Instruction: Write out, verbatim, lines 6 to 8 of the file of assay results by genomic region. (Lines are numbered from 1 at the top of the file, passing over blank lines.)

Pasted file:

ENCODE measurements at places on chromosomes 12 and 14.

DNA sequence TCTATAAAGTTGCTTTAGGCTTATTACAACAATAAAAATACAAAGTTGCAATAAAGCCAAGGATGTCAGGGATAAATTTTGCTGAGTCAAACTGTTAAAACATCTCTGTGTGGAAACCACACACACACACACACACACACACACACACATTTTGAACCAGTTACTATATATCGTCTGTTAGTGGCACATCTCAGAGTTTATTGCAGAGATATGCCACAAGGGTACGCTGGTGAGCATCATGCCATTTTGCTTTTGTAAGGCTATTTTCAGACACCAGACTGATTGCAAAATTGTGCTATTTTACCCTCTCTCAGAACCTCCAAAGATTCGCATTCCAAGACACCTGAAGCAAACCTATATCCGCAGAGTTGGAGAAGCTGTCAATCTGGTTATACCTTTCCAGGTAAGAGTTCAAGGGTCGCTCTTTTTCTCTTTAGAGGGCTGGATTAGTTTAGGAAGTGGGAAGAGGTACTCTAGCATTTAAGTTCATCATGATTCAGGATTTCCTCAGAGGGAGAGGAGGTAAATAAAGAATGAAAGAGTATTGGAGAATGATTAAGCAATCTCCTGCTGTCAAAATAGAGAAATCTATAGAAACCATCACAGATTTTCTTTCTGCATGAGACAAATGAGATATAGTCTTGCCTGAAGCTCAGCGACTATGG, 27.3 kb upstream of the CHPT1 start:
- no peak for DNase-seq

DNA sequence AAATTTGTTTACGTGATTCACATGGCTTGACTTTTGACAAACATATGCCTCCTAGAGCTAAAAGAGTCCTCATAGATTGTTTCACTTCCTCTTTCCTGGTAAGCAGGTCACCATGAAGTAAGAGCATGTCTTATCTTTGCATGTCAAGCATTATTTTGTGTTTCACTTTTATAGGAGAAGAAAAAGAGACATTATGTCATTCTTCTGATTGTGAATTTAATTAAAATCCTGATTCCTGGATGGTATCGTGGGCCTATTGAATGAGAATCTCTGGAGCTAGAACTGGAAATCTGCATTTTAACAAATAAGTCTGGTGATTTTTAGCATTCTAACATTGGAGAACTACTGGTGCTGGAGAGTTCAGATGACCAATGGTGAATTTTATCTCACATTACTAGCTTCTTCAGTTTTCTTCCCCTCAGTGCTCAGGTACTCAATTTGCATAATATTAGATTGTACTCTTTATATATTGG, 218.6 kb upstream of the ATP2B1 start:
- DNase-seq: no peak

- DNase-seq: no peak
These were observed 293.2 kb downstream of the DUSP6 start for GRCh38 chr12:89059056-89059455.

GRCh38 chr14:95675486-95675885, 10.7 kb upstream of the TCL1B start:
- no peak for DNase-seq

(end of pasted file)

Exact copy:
- DNase-seq: no peak
These were observed 293.2 kb downstream of the DUSP6 start for GRCh38 chr12:89059056-89059455.

GRCh38 chr14:95675486-95675885, 10.7 kb upstream of the TCL1B start: